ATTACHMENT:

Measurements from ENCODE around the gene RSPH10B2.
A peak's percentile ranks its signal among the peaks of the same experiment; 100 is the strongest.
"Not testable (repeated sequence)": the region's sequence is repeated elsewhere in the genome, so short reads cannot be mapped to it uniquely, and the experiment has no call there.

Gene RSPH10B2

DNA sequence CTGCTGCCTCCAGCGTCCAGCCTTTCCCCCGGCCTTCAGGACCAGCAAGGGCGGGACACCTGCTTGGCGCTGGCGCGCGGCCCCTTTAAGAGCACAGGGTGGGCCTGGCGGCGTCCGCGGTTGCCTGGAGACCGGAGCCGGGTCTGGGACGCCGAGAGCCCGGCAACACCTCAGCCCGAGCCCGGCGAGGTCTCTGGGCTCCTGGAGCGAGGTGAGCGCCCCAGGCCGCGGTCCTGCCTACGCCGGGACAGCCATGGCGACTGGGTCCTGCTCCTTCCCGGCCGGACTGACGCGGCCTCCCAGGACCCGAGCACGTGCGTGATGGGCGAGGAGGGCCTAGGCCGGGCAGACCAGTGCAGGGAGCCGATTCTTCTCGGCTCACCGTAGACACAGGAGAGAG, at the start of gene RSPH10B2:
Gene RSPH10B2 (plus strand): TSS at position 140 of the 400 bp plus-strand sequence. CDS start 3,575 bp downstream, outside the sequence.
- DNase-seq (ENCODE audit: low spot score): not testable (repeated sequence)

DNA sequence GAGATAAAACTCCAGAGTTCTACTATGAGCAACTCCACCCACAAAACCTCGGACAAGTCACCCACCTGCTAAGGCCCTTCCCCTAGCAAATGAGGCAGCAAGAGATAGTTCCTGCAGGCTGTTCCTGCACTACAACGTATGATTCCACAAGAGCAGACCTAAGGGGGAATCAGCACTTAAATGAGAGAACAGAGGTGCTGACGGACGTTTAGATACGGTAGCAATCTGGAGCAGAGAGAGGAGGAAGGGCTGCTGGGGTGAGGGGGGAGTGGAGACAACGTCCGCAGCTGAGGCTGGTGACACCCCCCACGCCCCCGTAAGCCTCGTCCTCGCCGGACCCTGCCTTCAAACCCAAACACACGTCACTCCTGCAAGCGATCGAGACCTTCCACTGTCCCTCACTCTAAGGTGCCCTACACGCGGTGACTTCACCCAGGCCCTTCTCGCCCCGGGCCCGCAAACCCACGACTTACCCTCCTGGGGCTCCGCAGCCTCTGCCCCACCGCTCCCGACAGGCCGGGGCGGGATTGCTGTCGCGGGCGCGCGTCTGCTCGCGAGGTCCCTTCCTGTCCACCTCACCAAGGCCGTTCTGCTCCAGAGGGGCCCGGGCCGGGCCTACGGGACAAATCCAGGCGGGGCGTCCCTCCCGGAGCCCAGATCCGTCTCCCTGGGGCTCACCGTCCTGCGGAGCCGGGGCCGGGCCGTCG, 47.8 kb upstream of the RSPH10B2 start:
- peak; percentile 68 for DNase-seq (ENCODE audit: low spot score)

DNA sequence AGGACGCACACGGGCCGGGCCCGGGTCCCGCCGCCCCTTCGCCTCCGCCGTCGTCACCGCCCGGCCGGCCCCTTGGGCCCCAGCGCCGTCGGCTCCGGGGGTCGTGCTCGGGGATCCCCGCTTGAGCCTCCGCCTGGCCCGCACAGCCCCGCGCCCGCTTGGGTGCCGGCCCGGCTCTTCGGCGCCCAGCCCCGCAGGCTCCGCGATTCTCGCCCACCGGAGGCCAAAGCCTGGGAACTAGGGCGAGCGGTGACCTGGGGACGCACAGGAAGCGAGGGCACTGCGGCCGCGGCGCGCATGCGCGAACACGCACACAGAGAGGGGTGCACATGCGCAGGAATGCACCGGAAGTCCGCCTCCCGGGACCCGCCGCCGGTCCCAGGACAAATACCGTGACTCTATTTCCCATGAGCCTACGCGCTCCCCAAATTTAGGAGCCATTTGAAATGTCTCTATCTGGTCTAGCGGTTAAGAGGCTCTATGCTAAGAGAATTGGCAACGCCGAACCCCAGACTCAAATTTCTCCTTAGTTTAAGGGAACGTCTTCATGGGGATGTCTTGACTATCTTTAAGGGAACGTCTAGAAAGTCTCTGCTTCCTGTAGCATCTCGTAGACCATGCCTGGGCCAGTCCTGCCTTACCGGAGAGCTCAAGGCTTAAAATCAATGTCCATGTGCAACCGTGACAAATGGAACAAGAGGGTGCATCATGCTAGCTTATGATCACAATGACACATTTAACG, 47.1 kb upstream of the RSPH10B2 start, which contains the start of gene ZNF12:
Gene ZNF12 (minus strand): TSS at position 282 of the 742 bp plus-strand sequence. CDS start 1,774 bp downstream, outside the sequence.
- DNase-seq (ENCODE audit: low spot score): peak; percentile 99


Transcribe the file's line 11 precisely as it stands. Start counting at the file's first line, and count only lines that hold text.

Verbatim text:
Gene ZNF12 (minus strand): TSS at position 282 of the 742 bp plus-strand sequence. CDS start 1,774 bp downstream, outside the sequence.